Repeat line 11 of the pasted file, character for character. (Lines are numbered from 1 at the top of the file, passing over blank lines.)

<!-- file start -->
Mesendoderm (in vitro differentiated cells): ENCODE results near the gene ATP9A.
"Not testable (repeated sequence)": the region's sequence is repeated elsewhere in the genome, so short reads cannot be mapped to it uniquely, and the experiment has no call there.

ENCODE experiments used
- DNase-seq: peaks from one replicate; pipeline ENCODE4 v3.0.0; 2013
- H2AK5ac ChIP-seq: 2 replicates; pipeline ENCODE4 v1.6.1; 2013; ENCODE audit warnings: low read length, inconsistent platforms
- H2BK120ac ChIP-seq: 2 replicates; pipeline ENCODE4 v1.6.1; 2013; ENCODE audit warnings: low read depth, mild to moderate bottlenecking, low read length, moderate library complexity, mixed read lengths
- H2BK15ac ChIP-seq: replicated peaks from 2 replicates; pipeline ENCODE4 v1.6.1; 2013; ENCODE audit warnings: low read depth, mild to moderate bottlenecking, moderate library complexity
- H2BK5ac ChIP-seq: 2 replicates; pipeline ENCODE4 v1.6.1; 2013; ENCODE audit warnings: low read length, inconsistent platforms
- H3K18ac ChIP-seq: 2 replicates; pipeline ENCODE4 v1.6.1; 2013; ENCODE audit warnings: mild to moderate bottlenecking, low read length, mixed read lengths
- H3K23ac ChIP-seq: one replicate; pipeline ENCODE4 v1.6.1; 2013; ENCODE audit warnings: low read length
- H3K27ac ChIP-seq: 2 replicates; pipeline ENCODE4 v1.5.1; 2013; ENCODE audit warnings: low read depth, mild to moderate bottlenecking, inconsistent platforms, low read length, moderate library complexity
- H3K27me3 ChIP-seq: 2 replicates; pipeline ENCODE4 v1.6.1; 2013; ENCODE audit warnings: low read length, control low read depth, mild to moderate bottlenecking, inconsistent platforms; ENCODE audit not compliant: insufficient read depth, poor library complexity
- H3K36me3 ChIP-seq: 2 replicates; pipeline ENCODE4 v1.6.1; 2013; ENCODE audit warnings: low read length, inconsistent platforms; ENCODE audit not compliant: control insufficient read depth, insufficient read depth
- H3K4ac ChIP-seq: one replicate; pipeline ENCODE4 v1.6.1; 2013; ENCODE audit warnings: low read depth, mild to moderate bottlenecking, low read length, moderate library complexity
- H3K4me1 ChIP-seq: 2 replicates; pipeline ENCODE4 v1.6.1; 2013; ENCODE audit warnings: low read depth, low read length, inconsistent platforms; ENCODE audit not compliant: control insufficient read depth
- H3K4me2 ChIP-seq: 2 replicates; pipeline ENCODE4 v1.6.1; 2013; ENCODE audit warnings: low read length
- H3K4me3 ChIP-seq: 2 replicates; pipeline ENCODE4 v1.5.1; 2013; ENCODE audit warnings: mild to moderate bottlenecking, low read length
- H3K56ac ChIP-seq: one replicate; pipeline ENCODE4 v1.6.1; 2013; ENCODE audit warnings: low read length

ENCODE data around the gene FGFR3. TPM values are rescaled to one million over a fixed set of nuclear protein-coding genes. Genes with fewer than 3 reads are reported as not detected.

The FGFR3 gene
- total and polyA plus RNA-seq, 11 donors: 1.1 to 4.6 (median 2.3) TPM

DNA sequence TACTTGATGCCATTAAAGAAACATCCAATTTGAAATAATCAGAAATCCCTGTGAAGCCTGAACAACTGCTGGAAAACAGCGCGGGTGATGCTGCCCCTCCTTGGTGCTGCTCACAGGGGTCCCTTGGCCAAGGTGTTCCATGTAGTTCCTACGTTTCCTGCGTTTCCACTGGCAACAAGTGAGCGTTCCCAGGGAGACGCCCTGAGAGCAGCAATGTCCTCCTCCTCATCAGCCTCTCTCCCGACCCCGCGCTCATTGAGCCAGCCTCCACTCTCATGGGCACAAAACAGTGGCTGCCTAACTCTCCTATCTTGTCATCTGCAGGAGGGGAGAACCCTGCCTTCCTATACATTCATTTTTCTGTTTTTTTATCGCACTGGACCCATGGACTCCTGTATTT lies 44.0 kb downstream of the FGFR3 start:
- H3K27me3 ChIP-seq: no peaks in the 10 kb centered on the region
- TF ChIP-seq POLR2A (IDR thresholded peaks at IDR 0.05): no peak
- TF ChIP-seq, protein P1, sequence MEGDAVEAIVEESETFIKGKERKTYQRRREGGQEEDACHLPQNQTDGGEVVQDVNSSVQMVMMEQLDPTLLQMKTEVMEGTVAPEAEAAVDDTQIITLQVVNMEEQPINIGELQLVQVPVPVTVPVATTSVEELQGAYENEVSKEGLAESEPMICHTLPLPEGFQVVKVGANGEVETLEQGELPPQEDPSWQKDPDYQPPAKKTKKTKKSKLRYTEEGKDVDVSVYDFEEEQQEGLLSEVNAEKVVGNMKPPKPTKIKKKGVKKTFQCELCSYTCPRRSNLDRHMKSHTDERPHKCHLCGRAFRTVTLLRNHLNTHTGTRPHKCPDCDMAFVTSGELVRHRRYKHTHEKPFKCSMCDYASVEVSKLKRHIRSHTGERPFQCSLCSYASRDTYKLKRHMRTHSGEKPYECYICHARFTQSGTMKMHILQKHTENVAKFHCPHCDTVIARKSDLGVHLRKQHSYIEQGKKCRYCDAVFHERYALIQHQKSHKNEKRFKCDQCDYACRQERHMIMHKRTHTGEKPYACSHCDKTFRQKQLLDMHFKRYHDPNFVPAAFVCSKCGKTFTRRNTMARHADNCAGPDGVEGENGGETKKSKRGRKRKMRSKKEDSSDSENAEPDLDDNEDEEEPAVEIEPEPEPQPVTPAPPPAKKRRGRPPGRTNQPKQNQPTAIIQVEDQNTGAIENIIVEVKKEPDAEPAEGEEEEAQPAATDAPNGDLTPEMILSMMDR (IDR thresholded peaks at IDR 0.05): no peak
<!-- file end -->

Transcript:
- H3K27ac ChIP-seq: 2 replicates; pipeline ENCODE4 v1.5.1; 2013; ENCODE audit warnings: low read depth, mild to moderate bottlenecking, inconsistent platforms, low read length, moderate library complexity